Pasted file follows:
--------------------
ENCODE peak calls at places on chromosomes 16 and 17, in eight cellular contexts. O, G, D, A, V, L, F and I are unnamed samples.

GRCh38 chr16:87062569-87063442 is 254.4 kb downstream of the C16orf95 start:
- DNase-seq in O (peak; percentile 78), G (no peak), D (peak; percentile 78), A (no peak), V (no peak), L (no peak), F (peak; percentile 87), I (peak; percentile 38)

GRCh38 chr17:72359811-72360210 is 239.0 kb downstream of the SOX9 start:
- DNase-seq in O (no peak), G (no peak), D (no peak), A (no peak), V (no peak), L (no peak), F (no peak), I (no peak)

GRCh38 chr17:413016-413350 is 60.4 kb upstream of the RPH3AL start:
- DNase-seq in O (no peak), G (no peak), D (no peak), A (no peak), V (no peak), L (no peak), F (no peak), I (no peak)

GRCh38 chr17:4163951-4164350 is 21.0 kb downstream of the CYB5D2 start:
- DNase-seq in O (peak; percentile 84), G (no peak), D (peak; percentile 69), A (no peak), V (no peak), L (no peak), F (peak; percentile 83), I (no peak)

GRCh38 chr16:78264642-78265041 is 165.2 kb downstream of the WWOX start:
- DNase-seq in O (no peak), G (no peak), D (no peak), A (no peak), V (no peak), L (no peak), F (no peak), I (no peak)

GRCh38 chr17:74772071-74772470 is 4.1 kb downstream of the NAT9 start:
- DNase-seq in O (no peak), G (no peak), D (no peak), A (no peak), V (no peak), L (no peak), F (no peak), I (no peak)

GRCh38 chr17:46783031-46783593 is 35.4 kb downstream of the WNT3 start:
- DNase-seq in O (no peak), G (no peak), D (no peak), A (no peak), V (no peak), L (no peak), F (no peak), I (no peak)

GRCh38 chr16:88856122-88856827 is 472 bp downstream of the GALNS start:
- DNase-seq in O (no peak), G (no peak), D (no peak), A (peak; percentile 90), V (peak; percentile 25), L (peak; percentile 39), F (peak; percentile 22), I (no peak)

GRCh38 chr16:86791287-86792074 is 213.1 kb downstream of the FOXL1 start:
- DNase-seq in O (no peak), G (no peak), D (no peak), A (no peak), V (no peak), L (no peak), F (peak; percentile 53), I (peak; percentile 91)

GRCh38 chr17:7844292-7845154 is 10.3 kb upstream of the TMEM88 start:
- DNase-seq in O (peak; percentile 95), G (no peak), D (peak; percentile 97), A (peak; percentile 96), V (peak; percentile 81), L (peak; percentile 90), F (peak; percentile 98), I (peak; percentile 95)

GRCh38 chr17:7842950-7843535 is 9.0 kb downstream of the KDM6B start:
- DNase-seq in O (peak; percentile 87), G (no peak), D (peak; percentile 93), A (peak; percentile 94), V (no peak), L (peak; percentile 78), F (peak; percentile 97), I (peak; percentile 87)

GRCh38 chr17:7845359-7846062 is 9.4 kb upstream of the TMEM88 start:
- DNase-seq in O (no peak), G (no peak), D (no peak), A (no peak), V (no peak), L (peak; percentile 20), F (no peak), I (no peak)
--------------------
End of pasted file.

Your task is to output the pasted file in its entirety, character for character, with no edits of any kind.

ENCODE peak calls at places on chromosomes 16 and 17, in eight cellular contexts. O, G, D, A, V, L, F and I are unnamed samples.

GRCh38 chr16:87062569-87063442 is 254.4 kb downstream of the C16orf95 start:
- DNase-seq in O (peak; percentile 78), G (no peak), D (peak; percentile 78), A (no peak), V (no peak), L (no peak), F (peak; percentile 87), I (peak; percentile 38)

GRCh38 chr17:72359811-72360210 is 239.0 kb downstream of the SOX9 start:
- DNase-seq in O (no peak), G (no peak), D (no peak), A (no peak), V (no peak), L (no peak), F (no peak), I (no peak)

GRCh38 chr17:413016-413350 is 60.4 kb upstream of the RPH3AL start:
- DNase-seq in O (no peak), G (no peak), D (no peak), A (no peak), V (no peak), L (no peak), F (no peak), I (no peak)

GRCh38 chr17:4163951-4164350 is 21.0 kb downstream of the CYB5D2 start:
- DNase-seq in O (peak; percentile 84), G (no peak), D (peak; percentile 69), A (no peak), V (no peak), L (no peak), F (peak; percentile 83), I (no peak)

GRCh38 chr16:78264642-78265041 is 165.2 kb downstream of the WWOX start:
- DNase-seq in O (no peak), G (no peak), D (no peak), A (no peak), V (no peak), L (no peak), F (no peak), I (no peak)

GRCh38 chr17:74772071-74772470 is 4.1 kb downstream of the NAT9 start:
- DNase-seq in O (no peak), G (no peak), D (no peak), A (no peak), V (no peak), L (no peak), F (no peak), I (no peak)

GRCh38 chr17:46783031-46783593 is 35.4 kb downstream of the WNT3 start:
- DNase-seq in O (no peak), G (no peak), D (no peak), A (no peak), V (no peak), L (no peak), F (no peak), I (no peak)

GRCh38 chr16:88856122-88856827 is 472 bp downstream of the GALNS start:
- DNase-seq in O (no peak), G (no peak), D (no peak), A (peak; percentile 90), V (peak; percentile 25), L (peak; percentile 39), F (peak; percentile 22), I (no peak)

GRCh38 chr16:86791287-86792074 is 213.1 kb downstream of the FOXL1 start:
- DNase-seq in O (no peak), G (no peak), D (no peak), A (no peak), V (no peak), L (no peak), F (peak; percentile 53), I (peak; percentile 91)

GRCh38 chr17:7844292-7845154 is 10.3 kb upstream of the TMEM88 start:
- DNase-seq in O (peak; percentile 95), G (no peak), D (peak; percentile 97), A (peak; percentile 96), V (peak; percentile 81), L (peak; percentile 90), F (peak; percentile 98), I (peak; percentile 95)

GRCh38 chr17:7842950-7843535 is 9.0 kb downstream of the KDM6B start:
- DNase-seq in O (peak; percentile 87), G (no peak), D (peak; percentile 93), A (peak; percentile 94), V (no peak), L (peak; percentile 78), F (peak; percentile 97), I (peak; percentile 87)

GRCh38 chr17:7845359-7846062 is 9.4 kb upstream of the TMEM88 start:
- DNase-seq in O (no peak), G (no peak), D (no peak), A (no peak), V (no peak), L (peak; percentile 20), F (no peak), I (no peak)